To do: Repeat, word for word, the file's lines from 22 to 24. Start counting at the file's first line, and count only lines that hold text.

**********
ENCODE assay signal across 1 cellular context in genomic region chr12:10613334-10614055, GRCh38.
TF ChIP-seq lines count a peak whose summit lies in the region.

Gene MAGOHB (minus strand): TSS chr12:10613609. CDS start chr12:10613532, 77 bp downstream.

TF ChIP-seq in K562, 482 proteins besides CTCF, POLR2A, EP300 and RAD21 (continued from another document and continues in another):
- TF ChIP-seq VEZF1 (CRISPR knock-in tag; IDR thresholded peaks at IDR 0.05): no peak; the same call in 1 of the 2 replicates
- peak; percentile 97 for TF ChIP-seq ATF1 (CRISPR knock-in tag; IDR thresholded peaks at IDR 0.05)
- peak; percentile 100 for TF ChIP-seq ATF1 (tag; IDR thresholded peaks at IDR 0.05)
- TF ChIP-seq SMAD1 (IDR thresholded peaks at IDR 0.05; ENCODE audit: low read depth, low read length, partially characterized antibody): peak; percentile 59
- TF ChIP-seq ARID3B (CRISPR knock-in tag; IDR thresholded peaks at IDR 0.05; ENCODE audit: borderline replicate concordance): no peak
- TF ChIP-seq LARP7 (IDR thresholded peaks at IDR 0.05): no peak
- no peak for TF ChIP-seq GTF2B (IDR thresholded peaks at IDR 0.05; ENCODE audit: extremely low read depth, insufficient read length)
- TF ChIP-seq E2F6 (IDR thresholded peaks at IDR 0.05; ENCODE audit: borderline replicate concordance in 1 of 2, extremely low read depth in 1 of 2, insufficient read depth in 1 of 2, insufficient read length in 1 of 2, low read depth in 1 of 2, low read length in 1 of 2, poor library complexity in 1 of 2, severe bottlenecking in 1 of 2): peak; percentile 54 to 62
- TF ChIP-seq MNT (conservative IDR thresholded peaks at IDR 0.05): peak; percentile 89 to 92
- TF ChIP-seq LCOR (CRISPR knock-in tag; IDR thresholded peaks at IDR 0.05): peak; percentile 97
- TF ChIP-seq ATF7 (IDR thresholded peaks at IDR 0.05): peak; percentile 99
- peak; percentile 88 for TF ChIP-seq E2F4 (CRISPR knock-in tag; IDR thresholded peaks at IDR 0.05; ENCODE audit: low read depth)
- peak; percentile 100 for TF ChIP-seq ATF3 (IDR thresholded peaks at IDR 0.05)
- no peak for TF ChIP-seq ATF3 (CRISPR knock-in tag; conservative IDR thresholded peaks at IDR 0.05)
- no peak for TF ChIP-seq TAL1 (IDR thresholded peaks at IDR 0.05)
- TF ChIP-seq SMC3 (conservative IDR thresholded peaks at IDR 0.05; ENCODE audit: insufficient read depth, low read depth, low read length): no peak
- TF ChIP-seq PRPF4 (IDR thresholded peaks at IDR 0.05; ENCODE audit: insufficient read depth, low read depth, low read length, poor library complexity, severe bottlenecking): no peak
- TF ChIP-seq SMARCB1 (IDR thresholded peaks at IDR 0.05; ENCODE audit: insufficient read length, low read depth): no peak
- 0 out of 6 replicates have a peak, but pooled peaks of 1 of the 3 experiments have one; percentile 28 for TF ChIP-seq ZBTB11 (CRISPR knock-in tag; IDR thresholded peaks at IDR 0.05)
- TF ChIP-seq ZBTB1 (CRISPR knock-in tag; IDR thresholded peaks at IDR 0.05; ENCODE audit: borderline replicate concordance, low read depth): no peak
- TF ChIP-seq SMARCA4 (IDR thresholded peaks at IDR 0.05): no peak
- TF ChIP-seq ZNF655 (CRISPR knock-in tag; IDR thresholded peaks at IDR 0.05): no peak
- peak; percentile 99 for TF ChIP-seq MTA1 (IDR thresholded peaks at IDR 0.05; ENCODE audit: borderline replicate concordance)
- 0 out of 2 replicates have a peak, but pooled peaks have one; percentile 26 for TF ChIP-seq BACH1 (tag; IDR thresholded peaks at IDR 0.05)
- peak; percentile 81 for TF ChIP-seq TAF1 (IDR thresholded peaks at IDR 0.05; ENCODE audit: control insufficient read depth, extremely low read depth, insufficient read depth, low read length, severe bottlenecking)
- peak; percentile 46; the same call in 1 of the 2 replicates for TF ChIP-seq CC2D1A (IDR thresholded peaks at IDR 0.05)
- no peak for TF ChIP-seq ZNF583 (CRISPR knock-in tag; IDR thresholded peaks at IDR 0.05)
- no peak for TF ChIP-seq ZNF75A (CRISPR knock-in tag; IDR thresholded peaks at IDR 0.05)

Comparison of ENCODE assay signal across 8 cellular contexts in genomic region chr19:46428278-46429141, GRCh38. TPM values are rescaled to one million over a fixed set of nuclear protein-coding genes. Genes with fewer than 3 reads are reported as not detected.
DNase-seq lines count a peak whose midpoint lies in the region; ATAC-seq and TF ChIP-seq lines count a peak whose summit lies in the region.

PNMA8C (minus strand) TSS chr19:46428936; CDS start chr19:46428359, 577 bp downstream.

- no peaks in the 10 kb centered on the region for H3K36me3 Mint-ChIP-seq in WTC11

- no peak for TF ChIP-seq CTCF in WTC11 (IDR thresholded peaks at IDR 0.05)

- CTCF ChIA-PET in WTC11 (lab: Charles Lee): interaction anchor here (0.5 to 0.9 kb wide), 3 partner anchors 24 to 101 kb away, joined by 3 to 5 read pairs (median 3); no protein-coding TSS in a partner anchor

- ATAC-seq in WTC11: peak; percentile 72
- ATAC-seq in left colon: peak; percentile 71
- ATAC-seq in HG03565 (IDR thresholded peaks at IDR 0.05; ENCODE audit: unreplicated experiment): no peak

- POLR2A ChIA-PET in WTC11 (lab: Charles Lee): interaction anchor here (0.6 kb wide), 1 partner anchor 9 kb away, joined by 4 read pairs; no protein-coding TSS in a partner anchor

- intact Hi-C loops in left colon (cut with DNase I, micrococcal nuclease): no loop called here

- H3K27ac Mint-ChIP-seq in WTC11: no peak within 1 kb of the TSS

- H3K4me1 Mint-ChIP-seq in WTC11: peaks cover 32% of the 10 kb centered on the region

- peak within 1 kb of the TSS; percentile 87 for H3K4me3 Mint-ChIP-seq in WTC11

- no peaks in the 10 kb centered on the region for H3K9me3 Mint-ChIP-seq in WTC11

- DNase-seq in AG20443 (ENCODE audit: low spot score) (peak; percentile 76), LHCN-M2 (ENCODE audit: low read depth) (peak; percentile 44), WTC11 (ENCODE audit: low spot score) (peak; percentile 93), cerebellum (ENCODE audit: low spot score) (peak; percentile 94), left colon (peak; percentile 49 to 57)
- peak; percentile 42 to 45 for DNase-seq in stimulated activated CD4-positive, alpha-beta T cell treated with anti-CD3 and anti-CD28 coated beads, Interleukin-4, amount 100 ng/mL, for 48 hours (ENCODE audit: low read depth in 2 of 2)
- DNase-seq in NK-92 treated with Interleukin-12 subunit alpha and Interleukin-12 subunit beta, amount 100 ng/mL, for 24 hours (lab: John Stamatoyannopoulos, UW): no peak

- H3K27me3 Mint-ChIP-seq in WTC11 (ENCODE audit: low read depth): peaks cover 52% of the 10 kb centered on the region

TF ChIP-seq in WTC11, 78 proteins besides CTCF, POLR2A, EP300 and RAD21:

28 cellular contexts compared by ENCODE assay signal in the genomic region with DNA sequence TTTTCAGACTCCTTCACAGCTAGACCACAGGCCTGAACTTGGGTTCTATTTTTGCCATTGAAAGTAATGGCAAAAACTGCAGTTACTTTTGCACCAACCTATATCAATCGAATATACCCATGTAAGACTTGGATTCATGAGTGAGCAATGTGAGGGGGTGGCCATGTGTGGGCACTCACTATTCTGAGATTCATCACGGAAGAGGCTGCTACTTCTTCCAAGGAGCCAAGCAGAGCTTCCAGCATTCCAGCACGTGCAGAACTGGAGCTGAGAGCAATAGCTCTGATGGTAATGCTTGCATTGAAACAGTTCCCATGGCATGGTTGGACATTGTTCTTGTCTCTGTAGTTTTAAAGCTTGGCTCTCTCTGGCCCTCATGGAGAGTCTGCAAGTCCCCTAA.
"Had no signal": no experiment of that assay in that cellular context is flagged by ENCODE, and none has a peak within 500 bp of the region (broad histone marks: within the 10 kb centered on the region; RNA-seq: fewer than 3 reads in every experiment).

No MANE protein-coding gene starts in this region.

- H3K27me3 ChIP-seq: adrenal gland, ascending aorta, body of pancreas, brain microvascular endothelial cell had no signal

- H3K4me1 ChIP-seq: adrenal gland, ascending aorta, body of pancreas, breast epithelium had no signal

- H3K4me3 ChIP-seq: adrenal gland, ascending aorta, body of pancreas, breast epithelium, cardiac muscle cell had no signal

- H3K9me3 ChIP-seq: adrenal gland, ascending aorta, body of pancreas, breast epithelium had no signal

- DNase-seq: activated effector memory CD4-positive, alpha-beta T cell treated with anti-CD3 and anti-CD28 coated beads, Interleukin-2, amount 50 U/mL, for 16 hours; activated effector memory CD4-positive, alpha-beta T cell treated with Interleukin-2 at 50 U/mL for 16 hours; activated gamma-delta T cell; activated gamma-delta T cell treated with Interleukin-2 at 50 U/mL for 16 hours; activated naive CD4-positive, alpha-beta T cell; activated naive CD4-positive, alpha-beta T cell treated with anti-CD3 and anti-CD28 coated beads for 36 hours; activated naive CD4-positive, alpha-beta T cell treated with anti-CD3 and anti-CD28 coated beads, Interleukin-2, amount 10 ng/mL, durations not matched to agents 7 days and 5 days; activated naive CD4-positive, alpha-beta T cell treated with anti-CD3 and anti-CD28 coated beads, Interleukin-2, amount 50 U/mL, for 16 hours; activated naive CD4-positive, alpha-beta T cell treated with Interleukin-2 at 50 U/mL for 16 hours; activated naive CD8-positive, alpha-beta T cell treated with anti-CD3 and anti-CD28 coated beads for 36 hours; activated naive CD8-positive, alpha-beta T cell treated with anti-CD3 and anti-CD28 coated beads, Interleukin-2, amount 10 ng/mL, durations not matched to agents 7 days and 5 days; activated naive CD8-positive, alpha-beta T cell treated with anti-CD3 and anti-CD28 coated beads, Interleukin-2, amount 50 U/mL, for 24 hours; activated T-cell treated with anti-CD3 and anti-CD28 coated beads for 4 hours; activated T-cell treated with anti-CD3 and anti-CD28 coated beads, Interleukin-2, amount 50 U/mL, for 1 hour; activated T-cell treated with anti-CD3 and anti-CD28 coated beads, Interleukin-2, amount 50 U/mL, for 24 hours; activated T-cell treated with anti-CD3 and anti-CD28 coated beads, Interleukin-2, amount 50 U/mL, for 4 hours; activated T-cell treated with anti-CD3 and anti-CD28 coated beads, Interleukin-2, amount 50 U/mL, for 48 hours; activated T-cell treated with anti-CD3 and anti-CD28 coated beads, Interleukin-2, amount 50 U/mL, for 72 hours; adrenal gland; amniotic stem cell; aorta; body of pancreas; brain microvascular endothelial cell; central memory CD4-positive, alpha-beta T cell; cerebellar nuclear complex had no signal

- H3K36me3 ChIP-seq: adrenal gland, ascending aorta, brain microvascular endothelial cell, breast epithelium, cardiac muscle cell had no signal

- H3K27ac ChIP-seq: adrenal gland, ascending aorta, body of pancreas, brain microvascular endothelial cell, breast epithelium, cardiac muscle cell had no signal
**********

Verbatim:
- TF ChIP-seq SMARCB1 (IDR thresholded peaks at IDR 0.05; ENCODE audit: insufficient read length, low read depth): no peak
- 0 out of 6 replicates have a peak, but pooled peaks of 1 of the 3 experiments have one; percentile 28 for TF ChIP-seq ZBTB11 (CRISPR knock-in tag; IDR thresholded peaks at IDR 0.05)
- TF ChIP-seq ZBTB1 (CRISPR knock-in tag; IDR thresholded peaks at IDR 0.05; ENCODE audit: borderline replicate concordance, low read depth): no peak